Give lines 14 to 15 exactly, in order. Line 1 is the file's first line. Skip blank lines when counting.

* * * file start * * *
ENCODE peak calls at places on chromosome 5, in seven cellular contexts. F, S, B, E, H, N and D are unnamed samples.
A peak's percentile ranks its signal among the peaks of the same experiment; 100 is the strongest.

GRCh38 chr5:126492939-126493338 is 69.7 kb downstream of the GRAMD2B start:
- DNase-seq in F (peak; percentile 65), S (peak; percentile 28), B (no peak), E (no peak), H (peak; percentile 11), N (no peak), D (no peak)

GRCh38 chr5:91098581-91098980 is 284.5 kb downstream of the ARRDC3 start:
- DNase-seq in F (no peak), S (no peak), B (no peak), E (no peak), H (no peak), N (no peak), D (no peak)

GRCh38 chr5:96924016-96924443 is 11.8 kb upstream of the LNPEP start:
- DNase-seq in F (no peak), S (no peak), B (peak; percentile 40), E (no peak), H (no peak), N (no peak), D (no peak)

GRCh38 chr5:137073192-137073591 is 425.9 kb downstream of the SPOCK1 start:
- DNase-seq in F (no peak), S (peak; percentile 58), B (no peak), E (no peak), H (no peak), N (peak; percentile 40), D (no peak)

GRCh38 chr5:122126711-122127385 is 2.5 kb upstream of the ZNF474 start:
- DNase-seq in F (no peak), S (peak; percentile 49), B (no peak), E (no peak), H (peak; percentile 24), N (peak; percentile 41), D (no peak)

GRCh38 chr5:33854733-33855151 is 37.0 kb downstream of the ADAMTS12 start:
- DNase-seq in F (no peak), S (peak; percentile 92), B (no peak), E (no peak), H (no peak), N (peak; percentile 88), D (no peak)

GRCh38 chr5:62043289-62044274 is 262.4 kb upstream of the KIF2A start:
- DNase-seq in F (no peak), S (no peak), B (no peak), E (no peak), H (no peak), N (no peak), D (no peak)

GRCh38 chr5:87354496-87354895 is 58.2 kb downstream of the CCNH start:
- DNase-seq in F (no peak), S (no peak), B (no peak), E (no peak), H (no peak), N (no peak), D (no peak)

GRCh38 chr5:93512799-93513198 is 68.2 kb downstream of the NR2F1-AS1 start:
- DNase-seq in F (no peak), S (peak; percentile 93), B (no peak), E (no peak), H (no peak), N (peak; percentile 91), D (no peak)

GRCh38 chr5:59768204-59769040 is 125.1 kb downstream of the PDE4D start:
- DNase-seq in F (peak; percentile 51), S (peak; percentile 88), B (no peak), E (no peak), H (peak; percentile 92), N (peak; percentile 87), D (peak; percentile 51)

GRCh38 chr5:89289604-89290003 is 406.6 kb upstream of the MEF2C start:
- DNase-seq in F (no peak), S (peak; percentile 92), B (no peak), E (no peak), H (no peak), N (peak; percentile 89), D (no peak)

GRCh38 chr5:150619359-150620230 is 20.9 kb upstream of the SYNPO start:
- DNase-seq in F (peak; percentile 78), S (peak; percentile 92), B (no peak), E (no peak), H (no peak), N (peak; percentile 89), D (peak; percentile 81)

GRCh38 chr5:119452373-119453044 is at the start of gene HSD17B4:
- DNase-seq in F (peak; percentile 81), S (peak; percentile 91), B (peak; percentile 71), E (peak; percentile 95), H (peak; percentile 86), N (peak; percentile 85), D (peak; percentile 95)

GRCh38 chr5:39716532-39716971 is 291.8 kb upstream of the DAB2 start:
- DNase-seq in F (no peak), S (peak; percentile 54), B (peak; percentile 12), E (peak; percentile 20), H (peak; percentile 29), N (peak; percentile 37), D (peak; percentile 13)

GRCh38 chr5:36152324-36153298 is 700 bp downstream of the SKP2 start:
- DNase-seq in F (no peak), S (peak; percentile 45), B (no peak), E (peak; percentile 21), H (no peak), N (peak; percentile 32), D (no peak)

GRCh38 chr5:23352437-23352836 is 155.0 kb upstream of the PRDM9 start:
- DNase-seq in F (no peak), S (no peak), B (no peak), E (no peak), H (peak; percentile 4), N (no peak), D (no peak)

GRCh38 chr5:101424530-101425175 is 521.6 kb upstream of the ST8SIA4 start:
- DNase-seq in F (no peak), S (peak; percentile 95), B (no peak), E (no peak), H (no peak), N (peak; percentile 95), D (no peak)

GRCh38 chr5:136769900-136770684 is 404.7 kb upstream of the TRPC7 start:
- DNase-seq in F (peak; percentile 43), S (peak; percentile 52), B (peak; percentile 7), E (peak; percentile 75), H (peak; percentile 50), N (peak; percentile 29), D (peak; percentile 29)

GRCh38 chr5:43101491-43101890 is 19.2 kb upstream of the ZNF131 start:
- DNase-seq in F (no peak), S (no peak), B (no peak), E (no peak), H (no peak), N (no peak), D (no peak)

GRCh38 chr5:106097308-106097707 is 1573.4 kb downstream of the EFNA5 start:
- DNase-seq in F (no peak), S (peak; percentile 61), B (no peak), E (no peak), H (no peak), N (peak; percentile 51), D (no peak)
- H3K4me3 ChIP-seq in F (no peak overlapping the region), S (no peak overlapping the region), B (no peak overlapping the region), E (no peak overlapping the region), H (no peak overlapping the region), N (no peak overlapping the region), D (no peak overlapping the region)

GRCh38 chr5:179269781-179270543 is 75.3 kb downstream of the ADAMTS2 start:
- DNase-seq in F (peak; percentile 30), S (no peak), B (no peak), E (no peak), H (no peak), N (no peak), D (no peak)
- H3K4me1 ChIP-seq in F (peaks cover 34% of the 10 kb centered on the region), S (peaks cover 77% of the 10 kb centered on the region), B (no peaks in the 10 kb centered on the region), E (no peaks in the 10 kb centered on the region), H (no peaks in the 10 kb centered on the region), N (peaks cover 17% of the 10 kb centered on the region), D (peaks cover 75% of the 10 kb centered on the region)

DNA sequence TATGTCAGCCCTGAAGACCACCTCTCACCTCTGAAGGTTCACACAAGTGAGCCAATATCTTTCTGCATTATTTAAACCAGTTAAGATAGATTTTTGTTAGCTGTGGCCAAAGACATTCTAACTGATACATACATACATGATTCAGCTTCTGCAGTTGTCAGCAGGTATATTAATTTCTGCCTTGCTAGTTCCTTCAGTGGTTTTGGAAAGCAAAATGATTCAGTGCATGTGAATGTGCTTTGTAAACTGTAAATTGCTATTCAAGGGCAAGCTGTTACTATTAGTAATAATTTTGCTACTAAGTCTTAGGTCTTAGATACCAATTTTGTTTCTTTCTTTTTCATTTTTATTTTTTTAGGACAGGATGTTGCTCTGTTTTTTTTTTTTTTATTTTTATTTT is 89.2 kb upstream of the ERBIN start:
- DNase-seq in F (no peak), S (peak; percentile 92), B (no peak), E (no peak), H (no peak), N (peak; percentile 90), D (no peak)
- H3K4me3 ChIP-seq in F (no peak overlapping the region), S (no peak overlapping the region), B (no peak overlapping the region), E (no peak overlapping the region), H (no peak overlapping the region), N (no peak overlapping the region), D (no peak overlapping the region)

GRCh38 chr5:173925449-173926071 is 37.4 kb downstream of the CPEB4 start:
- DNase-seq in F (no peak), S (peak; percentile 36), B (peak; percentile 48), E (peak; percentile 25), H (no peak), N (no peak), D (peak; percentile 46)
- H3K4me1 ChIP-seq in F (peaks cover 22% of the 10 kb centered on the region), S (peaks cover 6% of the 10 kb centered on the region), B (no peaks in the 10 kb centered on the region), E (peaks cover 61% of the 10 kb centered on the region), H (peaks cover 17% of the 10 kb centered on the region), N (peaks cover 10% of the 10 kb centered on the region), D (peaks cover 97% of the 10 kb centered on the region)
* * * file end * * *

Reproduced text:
- DNase-seq in F (no peak), S (peak; percentile 92), B (no peak), E (no peak), H (no peak), N (peak; percentile 88), D (no peak)

GRCh38 chr5:62043289-62044274 is 262.4 kb upstream of the KIF2A start: